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Poetry in the ‘Circle’ of Messalla

Published online by Cambridge University Press:  05 January 2009


Our views on literary patronage in the Augustan Age may be dominated to such an extent by the personality of Maecenas that other, contemporary, patrons are forgotten or, worse still, seen as pale reflections of the ‘ideal’ patron, Maecenas, and so best disregarded. Professor Ronald Syme, for example, in his notable chapter on Augustus' ‘Organization of Opinion’, writes that ‘Augustus’ chief of cabinet, Maecenas, captured the most promising of the poets at an early stage and nursed them into the Principate. Augustus himself listened to recitations with patience and even with benevolence. He insisted, however, that his praises should be sung only in serious efforts and by the best poets. The Princeps succeeded: other patrons of literature were left far behind.’ This article looks briefly at the work of those poets who were closely associated with one of these ‘other patrons’, M. Valerius Messalla Corvinus, and attempts to show that his patronage, and the poets' attitudes towards it, were essentially Republican in nature—a factor which should be kept in mind in making any comparison between Messalla's poets and those more directly concerned with the Princeps.

Research Article
Copyright © The Classical Association 1973

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page 25 note 1 The Roman Revolution (Oxford, 1939), 460.Google Scholar

page 25 note 2 It is a matter for speculation how the poems of the third book came to be collected together. Luck, G., The Latin Love Elegy (London, 1959), 95Google Scholar, cites the opinion of Lachmann, (Kleine Schriften, ii. 150 ff.)Google Scholar ‘that the Corpus Tibullianum was published from Messalla's “archives”, as a kind of document or memoir; the bad and the mediocre together with the good. This edition must have been made at a time when there was still some interest in Messalla and his circle.’ This third book was further subdivided by fifteenth-century scholars, the ‘Lygdamus’ elegies thereby forming in themselves the third book, and the remainder a fourth book, though there is no traditional authority for this subdivision.

page 26 note 1 Cf. Wilkinson, L. P., Ovid Recalled (Cambridge, 1955), 13.Google Scholar

page 26 note 2 Epp. v. 3. 5.

page 26 note 3 The Letters of Pliny (Oxford, 1966), 317.Google Scholar

page 27 note 1 So Westendorp-Boerma, R. E. H., P. Vergili Maronis Catalepton, Part Two (Assen, 1963), 15 fGoogle Scholar. Cf. Day, A. A., The Origins of Latin Love-Elegy (Oxford, 1938), 76 ff.Google Scholar

page 27 note 2 Cf. Luck, op. cit. 39 ff.

page 27 note 3 On Messalla's dates and career, see Hanslik, RE viiiA. 1. 131 ff., and Hammer, J., Prolegomena to an Edition of the Panegyricus Messallae (New York, 1925), 5 ff.Google Scholar

page 27 note 4 Constant allusion is made to the nobility of Messalla's birth; cf. Tibullus ii. 1. 33 f.; [Tibullus] iii. 7. 38–32; [Virgil, ], Catalepton 9. 39Google Scholar f. See also Syme, op. cit. 10, 18.

page 27 note 5 Dio xlvii. 33. 3–4; Velleius ii. 71.1; Appian, , BC iv. 38, 136Google Scholar. See also Syme, op. cit. 206.

page 27 note 6 RPh xx (1946), 96 ff.

page 28 note 1 Appian, BC v. 102 f., 109, 112.

page 28 note 2 Cf. [Tibullus] iii. 7. 107 ff.

page 28 note 3 On Poplicola, see Syme, op. cit. 269 and n., 296; also Münzer, , RE vii. 1003 ffGoogle Scholar. On Bibulus, see Syme, op. cit. 268; on Furnius, Syme, op. cit. 299. Uncertainty remains about Servius (line 86); he is probably the son of Cicero's jurist friend S. Sulpicius Rufus: see below on Sulpicia. Nothing is known about his loyalties.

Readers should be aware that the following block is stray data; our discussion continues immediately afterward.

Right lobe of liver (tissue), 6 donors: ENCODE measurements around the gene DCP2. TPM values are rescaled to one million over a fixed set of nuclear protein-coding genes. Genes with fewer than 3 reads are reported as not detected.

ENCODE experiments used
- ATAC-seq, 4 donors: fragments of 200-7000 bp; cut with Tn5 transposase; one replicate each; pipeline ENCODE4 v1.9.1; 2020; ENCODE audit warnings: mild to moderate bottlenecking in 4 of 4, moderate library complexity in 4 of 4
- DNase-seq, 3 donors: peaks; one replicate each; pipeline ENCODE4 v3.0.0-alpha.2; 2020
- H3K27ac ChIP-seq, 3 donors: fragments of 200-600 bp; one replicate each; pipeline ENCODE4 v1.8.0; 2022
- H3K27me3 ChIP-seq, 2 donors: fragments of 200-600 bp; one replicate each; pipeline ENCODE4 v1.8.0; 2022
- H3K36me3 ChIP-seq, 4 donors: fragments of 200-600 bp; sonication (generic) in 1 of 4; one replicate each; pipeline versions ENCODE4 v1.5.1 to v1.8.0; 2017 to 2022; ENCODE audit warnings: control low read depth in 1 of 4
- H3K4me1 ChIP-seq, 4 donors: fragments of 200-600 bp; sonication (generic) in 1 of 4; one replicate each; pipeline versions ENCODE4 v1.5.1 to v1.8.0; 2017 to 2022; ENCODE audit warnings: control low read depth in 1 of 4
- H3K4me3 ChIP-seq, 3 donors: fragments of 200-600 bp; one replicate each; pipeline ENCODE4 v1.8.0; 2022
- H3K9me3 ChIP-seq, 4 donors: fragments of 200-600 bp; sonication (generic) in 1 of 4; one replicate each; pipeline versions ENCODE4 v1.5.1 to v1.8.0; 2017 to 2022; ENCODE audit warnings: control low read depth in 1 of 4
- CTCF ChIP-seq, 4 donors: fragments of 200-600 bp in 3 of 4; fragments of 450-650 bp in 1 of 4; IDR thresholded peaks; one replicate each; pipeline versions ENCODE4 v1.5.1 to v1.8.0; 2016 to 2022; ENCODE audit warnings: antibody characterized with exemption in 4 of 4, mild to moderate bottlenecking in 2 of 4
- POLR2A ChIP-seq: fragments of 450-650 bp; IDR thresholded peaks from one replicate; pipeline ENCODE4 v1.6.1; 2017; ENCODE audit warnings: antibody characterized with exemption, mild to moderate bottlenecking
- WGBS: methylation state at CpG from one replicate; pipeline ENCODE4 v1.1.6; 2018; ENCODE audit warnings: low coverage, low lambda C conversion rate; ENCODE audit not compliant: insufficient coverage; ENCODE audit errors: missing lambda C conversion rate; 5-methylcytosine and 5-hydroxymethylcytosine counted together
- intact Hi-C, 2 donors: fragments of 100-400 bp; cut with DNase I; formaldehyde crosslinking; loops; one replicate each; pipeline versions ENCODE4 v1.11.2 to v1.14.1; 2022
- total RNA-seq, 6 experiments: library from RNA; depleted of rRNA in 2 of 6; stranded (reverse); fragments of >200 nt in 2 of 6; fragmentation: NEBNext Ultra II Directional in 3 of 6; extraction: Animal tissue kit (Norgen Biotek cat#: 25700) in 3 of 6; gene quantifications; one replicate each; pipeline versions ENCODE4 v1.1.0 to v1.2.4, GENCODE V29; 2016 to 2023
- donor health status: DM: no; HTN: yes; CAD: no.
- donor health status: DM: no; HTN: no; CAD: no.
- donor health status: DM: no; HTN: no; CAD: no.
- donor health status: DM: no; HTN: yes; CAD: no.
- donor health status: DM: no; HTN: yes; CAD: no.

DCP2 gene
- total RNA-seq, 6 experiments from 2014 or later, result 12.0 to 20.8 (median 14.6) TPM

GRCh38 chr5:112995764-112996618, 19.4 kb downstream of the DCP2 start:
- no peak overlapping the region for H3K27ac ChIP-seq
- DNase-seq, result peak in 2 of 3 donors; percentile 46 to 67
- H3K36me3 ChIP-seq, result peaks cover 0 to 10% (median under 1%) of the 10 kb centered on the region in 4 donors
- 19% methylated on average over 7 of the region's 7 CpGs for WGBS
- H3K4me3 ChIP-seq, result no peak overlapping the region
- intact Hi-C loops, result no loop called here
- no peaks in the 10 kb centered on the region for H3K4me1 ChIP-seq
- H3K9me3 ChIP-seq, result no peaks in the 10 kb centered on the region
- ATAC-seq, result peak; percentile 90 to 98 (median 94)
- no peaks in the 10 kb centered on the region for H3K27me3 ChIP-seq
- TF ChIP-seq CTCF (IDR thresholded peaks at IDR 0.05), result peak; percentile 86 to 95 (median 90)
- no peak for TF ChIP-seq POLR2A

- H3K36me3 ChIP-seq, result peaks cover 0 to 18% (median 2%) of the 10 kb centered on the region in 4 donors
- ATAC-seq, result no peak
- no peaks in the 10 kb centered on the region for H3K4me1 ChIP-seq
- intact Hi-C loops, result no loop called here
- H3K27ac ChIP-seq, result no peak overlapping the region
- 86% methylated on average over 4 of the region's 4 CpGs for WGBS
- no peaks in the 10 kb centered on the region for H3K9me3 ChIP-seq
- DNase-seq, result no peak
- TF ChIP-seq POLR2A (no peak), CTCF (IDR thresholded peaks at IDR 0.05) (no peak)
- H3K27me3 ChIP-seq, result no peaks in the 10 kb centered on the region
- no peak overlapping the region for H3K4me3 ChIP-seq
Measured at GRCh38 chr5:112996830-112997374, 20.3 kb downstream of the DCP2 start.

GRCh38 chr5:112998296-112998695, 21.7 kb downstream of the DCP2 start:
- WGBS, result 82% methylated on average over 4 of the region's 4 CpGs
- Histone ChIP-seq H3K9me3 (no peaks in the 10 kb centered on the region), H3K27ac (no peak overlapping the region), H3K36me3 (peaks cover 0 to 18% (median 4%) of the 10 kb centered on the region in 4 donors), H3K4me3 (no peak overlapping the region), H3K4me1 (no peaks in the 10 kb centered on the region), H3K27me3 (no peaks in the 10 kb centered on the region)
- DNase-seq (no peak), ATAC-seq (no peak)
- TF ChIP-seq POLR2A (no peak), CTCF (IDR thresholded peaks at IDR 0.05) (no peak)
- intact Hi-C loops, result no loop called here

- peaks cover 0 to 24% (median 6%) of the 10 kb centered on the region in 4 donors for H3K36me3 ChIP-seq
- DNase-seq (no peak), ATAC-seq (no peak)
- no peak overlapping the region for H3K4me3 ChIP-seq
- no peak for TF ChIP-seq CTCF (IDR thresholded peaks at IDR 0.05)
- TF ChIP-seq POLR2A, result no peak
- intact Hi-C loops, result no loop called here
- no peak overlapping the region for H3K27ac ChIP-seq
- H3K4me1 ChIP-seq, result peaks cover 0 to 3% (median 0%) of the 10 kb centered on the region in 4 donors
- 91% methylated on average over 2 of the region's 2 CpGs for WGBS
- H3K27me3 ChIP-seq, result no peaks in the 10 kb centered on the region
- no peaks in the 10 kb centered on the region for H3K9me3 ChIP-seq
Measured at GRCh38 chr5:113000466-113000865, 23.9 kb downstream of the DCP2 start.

page 28 note 4 Cf. Syme, op. cit. 198; Ullman, B. L., AJP xxxiii (1912), 164.Google Scholar

page 28 note 5 ‘Der Dichterkreis des Messalla’, AAWW lxxxix (1952), 22 ff.Google Scholar

page 29 note 1 JRS xl (1950), 3941.Google Scholar

page 29 note 2 Cf. Williams, Gordon, Tradition and Originality in Roman Poetry (Oxford, 1968), 38 f.Google Scholar

page 30 note 1 On the recusatio convention, see Gordon Williams, op. cit. 46 ff. The Augustan poets gave the recusatio an ulterior purpose which its Callimachean prototype (Aitia, fr. 1) did not have.

page 30 note 2 Hermes xc (1962), 295325.Google Scholar

page 32 note 1 Messalla is nowhere named in the six elegies, and there is considerable difficulty concerning their precise dating, especially with reference to [Tibullus, ] iii. 5. 1520Google Scholar. See Axelson, B., Eranos lviii (1960), 92111, 281–97Google Scholar; Büchner, K., Hermes xciii (1965), 65112, 503–8.Google Scholar

page 32 note 2 Jerome, , adv. Iovian. 46Google Scholar. Cf. Bréguet, E., Le Roman de Sulpicia (Geneva, 1946), 28 f.Google Scholar

page 32 note 3 Cf. Balsdon, J. P. V. D., Roman Women (London, 1962), 273, and n. 62 (p. 330).Google Scholar

page 32 note 4 This is much in the manner of, e.g., Propertius, iv. 3.Google Scholar

page 33 note 1 See Cesareo, E., Il carme natalizio nella poesia latina (Palermo, 1929)Google Scholar. There were some Greek antecedents for this type of literature, but it was in Rome of the first century b.c. that a separate literary form was made of it. Virgil (Ecl. 4—though hardly typical), Propertius (iii. 10), and Horace, (Odes iv. 11)Google Scholar have one example each.

page 34 note 1 For detailed analyses, see Cesareo, op. cit. 66 ff.; Luck, op. cit. 77 ff. Also now, Gaisser, Julia H., CPh lxvi (1971), 221 ff.Google Scholar

page 34 note 2 The Elegies of Albius Tibullus (New York, 1913), 35.Google Scholar

page 35 note 1 Cf. Dalzell, A., ‘Maecenas and the Poets’, Phoenix x (1956), 151 ff.CrossRefGoogle Scholar

page 35 note 2 Pont. i. 7. 28Google Scholar. I am much indebted to Mr. A. S. Hollis, Keble College, Oxford, and to Professor L. A. Moritz, University College, Cardiff, for advice and criticism at different stages in the preparation of the material contained in this article.